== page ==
Fruit Fly Research

A strong investment in research, development and extension (RD&E) is fundamental to establishing and improving controls against fruit flies and other horticultural pests. Australia is fortunate to have a strong network of researchers and scientists working on this challenge. These experts are based in universities, government agencies, private companies, and also includes interested individuals and citizen scientists.

The diversity of the RD&E capacity, both in the area of specialisation and geographic location is a further strength for Australia. It is part of a system that allows Australia researchers to understand how fruit flies behave in different locations and with access to different crops. It also allows a range of pest management approaches to be studied, from pest free areas and areas of low pest prevalence, through to places where fruit flies are more prevalent. It also means that there is a strong presence and capacity in areas where exotic fruit flies could reach Australia.

Fruit fly research groups across Australia

Over a dozen research groups within Australia are actively working on fruit flies. These include universities such as Charles Darwin University, Griffith University, Macquarie Univeristy, Murdoch University, the Queensland University of Technology, and the University of Western Sydney. Government agencies in all states also maintain a research and development capacity.

Amongst these groups there are also collaborative endeavours, such as the Centre for Fruit Fly Biosecurity Innovation and the SITplus partnership.

<Read more about the research groups within Australia – coming soon>

Funding and coordinating research

While a substantial investment into fruit fly research is directly funded through government agencies, by private companies, and through PhD scholarships, two other groups invest heavily in fruit fly related activities.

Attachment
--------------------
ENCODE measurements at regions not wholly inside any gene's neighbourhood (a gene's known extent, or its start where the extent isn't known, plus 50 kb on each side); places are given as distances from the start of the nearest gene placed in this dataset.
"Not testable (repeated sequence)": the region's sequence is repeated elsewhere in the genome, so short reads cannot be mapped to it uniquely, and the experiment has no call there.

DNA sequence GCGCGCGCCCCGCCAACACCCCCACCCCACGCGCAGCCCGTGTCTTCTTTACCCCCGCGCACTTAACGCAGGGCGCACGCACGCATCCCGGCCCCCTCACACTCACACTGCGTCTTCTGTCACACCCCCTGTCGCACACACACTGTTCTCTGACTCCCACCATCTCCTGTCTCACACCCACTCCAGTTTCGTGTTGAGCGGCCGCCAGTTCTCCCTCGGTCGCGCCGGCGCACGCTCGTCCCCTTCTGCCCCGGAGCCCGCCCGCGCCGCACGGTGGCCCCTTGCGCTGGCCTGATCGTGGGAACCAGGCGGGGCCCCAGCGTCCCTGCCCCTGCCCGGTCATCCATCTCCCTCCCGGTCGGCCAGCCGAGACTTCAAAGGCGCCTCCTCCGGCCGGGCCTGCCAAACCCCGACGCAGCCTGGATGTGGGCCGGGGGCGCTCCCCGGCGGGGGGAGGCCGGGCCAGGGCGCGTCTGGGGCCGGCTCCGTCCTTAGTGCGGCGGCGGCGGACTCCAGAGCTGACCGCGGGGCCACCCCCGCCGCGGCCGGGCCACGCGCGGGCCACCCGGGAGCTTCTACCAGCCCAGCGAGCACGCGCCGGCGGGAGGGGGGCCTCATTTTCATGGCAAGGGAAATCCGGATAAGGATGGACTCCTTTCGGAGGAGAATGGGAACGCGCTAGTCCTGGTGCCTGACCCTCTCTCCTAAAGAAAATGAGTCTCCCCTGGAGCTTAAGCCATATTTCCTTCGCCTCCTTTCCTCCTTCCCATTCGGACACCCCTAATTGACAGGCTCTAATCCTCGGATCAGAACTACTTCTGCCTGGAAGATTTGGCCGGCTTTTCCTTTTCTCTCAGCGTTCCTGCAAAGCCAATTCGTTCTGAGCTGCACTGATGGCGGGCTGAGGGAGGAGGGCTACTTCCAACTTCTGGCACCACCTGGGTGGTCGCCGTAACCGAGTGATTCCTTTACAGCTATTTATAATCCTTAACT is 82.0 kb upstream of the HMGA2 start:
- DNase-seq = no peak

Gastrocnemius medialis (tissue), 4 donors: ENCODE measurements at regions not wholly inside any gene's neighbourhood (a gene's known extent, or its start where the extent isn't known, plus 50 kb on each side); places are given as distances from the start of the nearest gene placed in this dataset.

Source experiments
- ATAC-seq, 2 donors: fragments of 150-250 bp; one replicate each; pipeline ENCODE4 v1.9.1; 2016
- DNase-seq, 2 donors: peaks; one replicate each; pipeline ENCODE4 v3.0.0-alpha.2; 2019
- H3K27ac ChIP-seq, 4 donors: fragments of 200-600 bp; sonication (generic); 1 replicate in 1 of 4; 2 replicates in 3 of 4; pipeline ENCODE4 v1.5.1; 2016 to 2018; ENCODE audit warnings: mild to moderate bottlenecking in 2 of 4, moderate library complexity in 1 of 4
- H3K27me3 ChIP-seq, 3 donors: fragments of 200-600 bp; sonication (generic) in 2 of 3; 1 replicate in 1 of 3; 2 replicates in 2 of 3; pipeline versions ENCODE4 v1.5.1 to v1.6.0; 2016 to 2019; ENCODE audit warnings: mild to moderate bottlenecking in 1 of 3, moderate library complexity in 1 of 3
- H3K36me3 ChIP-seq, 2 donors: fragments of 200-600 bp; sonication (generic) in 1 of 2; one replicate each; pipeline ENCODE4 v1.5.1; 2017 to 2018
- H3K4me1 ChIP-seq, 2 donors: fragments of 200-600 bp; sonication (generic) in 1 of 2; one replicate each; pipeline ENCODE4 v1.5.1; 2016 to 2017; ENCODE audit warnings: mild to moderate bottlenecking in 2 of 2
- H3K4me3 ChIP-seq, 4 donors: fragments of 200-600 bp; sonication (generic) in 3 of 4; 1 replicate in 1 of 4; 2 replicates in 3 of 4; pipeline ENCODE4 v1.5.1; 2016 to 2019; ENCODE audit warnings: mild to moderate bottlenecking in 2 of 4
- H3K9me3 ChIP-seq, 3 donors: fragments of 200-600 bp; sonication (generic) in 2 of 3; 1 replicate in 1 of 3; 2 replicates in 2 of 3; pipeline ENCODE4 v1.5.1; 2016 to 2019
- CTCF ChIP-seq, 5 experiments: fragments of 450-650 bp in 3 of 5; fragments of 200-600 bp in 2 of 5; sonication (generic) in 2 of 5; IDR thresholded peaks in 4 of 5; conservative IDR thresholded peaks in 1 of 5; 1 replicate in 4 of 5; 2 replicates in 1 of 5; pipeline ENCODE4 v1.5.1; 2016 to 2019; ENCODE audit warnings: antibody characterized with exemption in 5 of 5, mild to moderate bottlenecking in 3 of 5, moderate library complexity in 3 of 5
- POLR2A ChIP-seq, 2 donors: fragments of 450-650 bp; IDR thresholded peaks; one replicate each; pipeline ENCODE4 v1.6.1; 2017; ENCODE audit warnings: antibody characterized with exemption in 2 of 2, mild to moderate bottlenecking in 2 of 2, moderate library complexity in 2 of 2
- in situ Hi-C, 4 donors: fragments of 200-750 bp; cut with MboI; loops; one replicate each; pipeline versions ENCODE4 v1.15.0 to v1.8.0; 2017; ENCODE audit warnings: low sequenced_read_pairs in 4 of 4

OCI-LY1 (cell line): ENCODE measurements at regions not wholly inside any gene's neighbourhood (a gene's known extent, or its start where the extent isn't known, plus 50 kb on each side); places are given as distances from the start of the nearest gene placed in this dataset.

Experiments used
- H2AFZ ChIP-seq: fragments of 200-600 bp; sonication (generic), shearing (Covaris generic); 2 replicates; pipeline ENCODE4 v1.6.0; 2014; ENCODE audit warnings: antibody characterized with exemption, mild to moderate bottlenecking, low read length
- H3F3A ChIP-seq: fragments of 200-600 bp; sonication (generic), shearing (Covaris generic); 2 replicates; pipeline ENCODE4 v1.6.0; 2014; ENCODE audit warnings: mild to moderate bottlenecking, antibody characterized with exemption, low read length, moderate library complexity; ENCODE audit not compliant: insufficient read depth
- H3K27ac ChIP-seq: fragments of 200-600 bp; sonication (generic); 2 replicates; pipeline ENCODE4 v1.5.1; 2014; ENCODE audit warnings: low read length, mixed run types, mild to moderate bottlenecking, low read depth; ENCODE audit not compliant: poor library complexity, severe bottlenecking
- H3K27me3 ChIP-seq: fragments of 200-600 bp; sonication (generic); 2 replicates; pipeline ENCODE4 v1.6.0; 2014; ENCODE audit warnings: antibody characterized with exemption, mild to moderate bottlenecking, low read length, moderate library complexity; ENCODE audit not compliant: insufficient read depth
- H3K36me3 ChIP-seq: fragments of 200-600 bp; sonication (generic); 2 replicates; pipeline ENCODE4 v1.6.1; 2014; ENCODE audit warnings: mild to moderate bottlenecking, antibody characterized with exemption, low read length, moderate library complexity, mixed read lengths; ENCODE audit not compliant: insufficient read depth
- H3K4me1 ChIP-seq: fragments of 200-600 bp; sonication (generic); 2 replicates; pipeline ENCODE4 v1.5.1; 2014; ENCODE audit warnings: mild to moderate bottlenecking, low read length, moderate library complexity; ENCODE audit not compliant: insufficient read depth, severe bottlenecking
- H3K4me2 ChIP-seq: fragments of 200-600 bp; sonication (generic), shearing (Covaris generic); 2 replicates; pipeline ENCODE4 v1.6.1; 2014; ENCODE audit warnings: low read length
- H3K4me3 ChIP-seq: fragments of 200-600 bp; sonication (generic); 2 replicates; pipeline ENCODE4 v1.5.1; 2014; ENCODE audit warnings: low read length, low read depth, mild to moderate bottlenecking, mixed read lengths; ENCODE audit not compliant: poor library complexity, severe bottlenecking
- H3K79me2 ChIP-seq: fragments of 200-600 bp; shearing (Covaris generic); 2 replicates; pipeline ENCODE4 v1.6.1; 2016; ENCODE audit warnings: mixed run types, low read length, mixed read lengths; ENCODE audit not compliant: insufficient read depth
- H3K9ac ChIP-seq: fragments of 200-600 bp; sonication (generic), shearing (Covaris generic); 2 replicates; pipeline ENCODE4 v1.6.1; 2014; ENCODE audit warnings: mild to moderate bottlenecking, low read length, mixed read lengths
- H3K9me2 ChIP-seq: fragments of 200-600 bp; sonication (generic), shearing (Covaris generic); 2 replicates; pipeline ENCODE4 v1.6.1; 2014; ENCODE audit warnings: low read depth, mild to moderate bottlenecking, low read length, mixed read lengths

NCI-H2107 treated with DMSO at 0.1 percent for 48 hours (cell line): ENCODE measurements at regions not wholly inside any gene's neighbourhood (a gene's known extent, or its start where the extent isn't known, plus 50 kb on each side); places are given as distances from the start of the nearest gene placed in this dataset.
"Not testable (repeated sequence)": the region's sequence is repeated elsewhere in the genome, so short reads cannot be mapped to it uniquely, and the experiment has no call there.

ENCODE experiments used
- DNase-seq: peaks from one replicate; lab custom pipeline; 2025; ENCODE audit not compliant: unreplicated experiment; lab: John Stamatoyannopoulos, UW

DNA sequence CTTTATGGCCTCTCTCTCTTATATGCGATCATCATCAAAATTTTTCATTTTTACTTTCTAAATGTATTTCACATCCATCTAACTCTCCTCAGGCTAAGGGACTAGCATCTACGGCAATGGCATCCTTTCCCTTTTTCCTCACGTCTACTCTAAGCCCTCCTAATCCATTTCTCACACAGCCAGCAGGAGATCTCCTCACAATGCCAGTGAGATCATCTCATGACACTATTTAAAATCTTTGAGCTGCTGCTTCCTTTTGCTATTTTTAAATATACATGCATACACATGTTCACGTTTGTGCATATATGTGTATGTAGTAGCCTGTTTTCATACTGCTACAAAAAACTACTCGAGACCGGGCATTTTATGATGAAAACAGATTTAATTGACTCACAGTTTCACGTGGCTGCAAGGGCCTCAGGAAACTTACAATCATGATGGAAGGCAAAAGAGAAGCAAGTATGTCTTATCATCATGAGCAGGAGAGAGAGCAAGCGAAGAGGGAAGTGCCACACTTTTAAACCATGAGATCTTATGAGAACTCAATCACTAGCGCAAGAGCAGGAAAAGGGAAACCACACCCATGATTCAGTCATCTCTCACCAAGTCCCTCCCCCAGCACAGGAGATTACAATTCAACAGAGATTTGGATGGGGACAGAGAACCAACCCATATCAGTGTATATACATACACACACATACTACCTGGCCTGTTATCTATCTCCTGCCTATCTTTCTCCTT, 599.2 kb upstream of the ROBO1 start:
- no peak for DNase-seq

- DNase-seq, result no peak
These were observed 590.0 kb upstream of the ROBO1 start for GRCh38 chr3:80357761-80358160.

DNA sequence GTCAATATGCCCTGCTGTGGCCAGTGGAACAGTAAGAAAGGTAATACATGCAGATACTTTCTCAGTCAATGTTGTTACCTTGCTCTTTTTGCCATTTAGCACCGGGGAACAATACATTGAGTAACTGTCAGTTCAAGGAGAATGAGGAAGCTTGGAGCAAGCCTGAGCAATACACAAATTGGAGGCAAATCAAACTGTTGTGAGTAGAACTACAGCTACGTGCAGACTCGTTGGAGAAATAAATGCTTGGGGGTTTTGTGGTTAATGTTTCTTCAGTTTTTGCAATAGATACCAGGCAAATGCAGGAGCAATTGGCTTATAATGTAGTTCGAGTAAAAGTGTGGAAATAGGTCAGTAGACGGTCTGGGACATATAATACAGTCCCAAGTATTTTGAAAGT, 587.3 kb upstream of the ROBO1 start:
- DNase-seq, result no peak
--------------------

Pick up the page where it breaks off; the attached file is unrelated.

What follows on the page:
Horticulture Innovation Australia (Hort Innovation) is the grower owned research and development corporation (RDC) for Australia’s horticultural industries. Through this role, Hort Innovation receives industry levies that are invested into a range of sector specific research, development and marketing activities. As part of this process, the Australian Government also provides matching funding or co-contributions.

Hort Innovation has two main funding processes for fruit fly activities, the R&D levy and the co-investment fund. Through the R&D levy, industry specific projects are funded in line with the needs and priorities identified by the contributing industry. These projects have a focus on delivery and 1 to 5 year duration.

The co-investment fund looks at longer term and strategic research activities that provide benefits across all of horticulture or have national benefits. Activities with cross-industry benefits, such as the development of the sterile insect technique for Queensland fruit fly through the SITplus partnership is an example of this fund.

The Plant Biosecurity Cooperative Research Centre (PBCRC), and its predecessor the Cooperative Research Centre for National Plant Biosecurity (CRCNPB) were established to strengthen the scientific capacity supporting plant biosecurity in Australia. The PBCRC has funded projects along four themes: Early Warning; Effective Detection and Response Safeguarding Trade; and Secure Future. Project proposals were developed by the participants of the PBCRC and selected by its Science Committee.

In total, the combined CRCNPB and PBCRC invested in 20 fruit fly specific projects, with a combined project value of nearly $20 million.

<coming soon – read more about the PBCRC’s fruit fly projects>

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